And this is the antithesis of any level of hegemony.

Completely align with Robin’s advice on life course.

Total agree with Robin, about at every moment having the option of keeping going, and would add that I would like to tend to experience increasing function, and increasing resilience with time, rather than those reducing as I currently experience.

The final argument of Robin’s about competition is straight out of the heart of economics, and makes sense in that context, but it fails in the wider and much deeper context of biology and the systemic strategic constructs of the the evolution of complexity.

In that context, yes, there must eternally be competitive aspects, and any level of competition that is not firmly based in cooperation, necessarily self terminates.

This is my prime candidate for the “Great Filter”.

The evolutionary pressure to select and bias for simplicity is entirely predictable, and if not seen for what it is, does prevent the possibility of even experiencing the levels of complexity present in life. It is like a recursive form of confirmation bias deeply embedded in our neural networks.

Competition, without a cooperative base, self terminates – necessarily, in every class of logic I have explored.

Tunicates give us ample evidence that brains are there primarily for navigation.

Embodiment is an essential aspect of human cognition, and intelligence.

When one views life as recursive levels of search across strategic spaces for survivable systems, it should not be a surprise that most systems fail. The number of systems that are not survivable is vastly greater than the subset that is. It is somewhat analogous the Wolfram’s ruliad, yet different.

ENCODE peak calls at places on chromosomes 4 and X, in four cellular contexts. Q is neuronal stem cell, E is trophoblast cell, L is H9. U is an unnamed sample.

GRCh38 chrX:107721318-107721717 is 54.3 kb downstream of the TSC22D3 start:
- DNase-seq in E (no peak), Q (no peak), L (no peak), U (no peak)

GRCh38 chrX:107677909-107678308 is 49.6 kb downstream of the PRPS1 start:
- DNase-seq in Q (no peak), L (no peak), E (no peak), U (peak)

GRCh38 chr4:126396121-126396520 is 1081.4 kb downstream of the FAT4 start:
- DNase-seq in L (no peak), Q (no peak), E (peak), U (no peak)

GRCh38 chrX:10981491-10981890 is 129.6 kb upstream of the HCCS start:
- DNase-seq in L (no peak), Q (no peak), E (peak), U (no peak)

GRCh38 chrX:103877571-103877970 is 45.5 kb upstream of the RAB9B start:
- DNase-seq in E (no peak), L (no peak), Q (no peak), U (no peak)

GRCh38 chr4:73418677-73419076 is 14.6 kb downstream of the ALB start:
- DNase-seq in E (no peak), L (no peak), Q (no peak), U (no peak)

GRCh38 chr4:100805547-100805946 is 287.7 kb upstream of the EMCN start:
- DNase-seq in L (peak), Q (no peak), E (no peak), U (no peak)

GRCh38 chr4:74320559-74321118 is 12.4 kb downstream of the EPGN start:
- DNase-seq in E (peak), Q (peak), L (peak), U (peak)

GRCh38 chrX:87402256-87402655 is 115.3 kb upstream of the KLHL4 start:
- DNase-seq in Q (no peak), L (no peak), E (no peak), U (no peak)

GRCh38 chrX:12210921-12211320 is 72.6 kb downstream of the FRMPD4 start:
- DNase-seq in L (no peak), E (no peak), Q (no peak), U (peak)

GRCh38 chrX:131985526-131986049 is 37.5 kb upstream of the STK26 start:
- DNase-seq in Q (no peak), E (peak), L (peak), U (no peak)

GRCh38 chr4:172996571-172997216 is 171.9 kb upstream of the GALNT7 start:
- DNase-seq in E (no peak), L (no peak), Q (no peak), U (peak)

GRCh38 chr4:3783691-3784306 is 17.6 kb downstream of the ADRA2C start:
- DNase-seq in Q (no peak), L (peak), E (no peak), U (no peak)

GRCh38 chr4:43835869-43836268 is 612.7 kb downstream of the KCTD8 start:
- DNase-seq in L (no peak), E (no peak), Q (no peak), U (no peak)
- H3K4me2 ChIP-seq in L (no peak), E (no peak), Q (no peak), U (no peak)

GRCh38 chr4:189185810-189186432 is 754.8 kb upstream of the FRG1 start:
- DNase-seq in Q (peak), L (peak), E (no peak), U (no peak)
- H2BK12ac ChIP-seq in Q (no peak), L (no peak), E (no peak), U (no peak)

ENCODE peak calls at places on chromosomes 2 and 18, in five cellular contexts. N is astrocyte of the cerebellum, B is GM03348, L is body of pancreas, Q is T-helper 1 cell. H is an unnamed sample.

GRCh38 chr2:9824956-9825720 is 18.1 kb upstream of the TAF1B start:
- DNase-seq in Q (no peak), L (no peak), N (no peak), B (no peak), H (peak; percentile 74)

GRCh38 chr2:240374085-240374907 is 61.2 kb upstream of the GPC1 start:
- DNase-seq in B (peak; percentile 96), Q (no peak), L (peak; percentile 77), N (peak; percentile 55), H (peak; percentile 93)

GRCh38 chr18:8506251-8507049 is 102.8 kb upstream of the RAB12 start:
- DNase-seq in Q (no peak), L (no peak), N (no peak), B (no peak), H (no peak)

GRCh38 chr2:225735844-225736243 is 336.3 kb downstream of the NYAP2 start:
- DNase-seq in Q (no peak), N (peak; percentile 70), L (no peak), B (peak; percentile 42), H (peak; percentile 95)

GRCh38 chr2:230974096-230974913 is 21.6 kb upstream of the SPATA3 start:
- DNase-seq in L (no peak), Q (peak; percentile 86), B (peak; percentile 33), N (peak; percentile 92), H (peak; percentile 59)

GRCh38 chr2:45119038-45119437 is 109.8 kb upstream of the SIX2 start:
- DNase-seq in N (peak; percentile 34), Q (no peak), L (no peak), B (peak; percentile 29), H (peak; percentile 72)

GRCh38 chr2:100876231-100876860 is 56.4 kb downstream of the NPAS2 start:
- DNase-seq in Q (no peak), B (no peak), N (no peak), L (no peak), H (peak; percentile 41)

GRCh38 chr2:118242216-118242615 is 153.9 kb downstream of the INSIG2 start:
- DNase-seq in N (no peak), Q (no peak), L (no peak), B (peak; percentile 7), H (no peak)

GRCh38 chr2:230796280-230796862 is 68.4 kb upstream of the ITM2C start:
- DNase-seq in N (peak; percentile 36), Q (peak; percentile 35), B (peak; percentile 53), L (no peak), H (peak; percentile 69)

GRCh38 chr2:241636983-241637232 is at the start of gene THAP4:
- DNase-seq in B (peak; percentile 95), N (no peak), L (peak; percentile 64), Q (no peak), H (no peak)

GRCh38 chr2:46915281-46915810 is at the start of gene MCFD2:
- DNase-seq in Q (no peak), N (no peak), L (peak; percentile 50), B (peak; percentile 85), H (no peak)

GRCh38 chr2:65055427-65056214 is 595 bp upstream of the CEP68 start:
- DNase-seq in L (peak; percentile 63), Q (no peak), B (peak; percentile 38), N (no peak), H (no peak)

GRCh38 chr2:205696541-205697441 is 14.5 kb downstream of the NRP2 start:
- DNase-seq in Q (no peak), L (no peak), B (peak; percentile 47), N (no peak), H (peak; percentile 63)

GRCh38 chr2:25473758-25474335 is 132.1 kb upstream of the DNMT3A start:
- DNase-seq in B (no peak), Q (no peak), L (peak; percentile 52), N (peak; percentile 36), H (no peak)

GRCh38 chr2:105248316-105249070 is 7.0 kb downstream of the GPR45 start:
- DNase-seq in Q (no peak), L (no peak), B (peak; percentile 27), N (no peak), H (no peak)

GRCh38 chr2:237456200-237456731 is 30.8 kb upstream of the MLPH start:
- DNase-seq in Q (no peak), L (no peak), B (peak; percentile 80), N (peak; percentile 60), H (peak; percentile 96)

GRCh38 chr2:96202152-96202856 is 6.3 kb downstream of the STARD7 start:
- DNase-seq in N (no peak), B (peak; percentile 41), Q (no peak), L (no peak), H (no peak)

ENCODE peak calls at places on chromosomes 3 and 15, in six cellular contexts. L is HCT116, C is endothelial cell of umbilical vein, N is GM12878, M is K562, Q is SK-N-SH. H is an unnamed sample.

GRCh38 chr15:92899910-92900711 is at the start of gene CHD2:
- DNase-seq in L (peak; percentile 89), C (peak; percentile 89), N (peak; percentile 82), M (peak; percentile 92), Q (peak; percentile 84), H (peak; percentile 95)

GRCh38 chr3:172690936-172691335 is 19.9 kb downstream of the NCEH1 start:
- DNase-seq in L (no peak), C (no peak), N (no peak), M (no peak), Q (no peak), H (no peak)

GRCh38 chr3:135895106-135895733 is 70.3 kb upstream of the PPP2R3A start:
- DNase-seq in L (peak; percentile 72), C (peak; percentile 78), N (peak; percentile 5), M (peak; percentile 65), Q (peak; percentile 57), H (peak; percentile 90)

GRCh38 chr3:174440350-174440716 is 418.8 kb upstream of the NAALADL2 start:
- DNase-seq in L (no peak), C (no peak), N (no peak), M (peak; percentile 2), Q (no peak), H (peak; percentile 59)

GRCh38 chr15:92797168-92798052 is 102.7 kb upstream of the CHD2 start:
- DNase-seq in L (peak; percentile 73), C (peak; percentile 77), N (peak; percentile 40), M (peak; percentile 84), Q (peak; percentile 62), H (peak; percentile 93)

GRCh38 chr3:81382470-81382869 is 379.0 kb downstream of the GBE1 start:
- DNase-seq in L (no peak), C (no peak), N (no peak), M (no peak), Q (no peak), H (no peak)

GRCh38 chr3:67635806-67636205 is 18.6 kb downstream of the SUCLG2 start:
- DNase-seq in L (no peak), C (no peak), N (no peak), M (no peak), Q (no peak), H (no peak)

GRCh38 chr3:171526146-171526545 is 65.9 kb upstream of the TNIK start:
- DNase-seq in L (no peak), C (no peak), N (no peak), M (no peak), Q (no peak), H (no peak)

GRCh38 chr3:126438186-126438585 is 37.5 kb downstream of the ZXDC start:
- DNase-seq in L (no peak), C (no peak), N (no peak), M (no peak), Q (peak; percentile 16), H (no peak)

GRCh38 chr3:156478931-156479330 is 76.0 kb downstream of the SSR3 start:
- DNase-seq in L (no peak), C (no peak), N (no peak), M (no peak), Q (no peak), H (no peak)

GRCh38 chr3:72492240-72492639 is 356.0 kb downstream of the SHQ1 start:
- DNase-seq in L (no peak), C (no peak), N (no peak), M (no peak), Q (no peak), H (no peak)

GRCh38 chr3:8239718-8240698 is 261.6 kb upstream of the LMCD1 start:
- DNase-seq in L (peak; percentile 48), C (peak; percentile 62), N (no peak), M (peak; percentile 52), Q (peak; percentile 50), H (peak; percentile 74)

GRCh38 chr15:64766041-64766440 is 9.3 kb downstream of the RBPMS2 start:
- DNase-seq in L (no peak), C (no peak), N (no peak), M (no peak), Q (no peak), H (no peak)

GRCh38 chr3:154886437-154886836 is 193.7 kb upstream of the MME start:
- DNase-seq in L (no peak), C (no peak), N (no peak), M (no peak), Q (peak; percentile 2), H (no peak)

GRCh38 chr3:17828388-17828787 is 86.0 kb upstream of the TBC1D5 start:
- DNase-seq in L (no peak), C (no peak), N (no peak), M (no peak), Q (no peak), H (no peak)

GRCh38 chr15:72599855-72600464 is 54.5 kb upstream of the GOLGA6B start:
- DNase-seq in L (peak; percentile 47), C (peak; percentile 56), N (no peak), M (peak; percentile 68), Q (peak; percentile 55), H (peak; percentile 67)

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Dangers of over simplification

[ 14/June/22 ]

Agree.

It seems clear to me that Aleksandr Solzhenitsyn was very close to truth when he wrote “The line separating good and evil passes not through states, nor between classes, nor between political parties either – but right through every human heart…even within hearts overwhelmed by evil, one small bridgehead of good is retained. And even in the best of all hearts, there remains…an uprooted small corner of evil.”

We are all far more capable than we would like to admit of doing things we would not like to admit to.

There is no justice in the genetic lotteries of our conception, and little more in the early development of our brains. Precious little more in the societies of our birth and childhood, and even now in our social order.

And the fact that we are all here, are all alive, and can use this technology to communicate, is hard evidence of the fundamental cooperative nature of all human beings, and we can all compete if the context demands it of us. Yet it is cooperation, not competition, that is the fundamental glue that makes social interaction possible.

Our social systems are far from perfect.

Every human being is far from perfect.

It is our tendency to over simplify that which is actually truly complex that leads us to simple classifications like good and evil. We are all vastly more complex and nuanced than that.

We need social and economic systems that embody justice, not ones that perpetuate injustice. And that is a deeply complex subject for which there are no simple answers possible. Any workable answer has to accept fundamental uncertainty, fundamental respect for diversity, and an eternal need for conversations and change. Nothing less is survivable, long term.